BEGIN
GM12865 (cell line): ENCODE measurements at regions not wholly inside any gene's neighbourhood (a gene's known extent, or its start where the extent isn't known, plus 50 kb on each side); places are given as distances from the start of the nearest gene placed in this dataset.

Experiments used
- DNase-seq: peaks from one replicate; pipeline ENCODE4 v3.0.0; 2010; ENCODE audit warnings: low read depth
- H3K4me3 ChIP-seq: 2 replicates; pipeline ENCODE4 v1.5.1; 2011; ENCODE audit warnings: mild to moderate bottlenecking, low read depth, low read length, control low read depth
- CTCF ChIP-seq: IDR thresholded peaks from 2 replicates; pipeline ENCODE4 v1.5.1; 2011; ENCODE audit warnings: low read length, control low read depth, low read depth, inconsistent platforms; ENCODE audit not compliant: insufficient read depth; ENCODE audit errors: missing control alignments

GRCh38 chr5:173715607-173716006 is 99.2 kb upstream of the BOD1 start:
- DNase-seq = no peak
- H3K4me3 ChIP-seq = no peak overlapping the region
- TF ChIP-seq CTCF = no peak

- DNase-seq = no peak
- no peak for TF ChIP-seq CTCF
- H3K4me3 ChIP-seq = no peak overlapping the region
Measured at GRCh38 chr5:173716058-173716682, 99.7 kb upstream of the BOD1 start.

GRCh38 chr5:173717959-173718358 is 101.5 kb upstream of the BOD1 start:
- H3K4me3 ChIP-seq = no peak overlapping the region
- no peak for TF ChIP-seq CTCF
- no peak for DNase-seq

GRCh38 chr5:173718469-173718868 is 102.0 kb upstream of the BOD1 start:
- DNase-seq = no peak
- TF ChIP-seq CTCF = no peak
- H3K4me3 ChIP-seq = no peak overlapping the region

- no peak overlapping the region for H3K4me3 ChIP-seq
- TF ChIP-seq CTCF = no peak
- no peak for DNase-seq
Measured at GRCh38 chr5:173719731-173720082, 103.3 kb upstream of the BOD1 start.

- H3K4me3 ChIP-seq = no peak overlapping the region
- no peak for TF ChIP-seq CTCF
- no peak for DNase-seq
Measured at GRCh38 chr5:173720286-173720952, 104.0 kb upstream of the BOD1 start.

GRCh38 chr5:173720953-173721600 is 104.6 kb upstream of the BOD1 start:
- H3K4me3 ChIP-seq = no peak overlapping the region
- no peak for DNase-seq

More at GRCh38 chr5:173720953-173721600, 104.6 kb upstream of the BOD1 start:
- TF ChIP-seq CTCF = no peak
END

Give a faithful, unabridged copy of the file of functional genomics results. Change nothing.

GM12865 (cell line): ENCODE measurements at regions not wholly inside any gene's neighbourhood (a gene's known extent, or its start where the extent isn't known, plus 50 kb on each side); places are given as distances from the start of the nearest gene placed in this dataset.

Experiments used
- DNase-seq: peaks from one replicate; pipeline ENCODE4 v3.0.0; 2010; ENCODE audit warnings: low read depth
- H3K4me3 ChIP-seq: 2 replicates; pipeline ENCODE4 v1.5.1; 2011; ENCODE audit warnings: mild to moderate bottlenecking, low read depth, low read length, control low read depth
- CTCF ChIP-seq: IDR thresholded peaks from 2 replicates; pipeline ENCODE4 v1.5.1; 2011; ENCODE audit warnings: low read length, control low read depth, low read depth, inconsistent platforms; ENCODE audit not compliant: insufficient read depth; ENCODE audit errors: missing control alignments

GRCh38 chr5:173715607-173716006 is 99.2 kb upstream of the BOD1 start:
- DNase-seq = no peak
- H3K4me3 ChIP-seq = no peak overlapping the region
- TF ChIP-seq CTCF = no peak

- DNase-seq = no peak
- no peak for TF ChIP-seq CTCF
- H3K4me3 ChIP-seq = no peak overlapping the region
Measured at GRCh38 chr5:173716058-173716682, 99.7 kb upstream of the BOD1 start.

GRCh38 chr5:173717959-173718358 is 101.5 kb upstream of the BOD1 start:
- H3K4me3 ChIP-seq = no peak overlapping the region
- no peak for TF ChIP-seq CTCF
- no peak for DNase-seq

GRCh38 chr5:173718469-173718868 is 102.0 kb upstream of the BOD1 start:
- DNase-seq = no peak
- TF ChIP-seq CTCF = no peak
- H3K4me3 ChIP-seq = no peak overlapping the region

- no peak overlapping the region for H3K4me3 ChIP-seq
- TF ChIP-seq CTCF = no peak
- no peak for DNase-seq
Measured at GRCh38 chr5:173719731-173720082, 103.3 kb upstream of the BOD1 start.

- H3K4me3 ChIP-seq = no peak overlapping the region
- no peak for TF ChIP-seq CTCF
- no peak for DNase-seq
Measured at GRCh38 chr5:173720286-173720952, 104.0 kb upstream of the BOD1 start.

GRCh38 chr5:173720953-173721600 is 104.6 kb upstream of the BOD1 start:
- H3K4me3 ChIP-seq = no peak overlapping the region
- no peak for DNase-seq

More at GRCh38 chr5:173720953-173721600, 104.6 kb upstream of the BOD1 start:
- TF ChIP-seq CTCF = no peak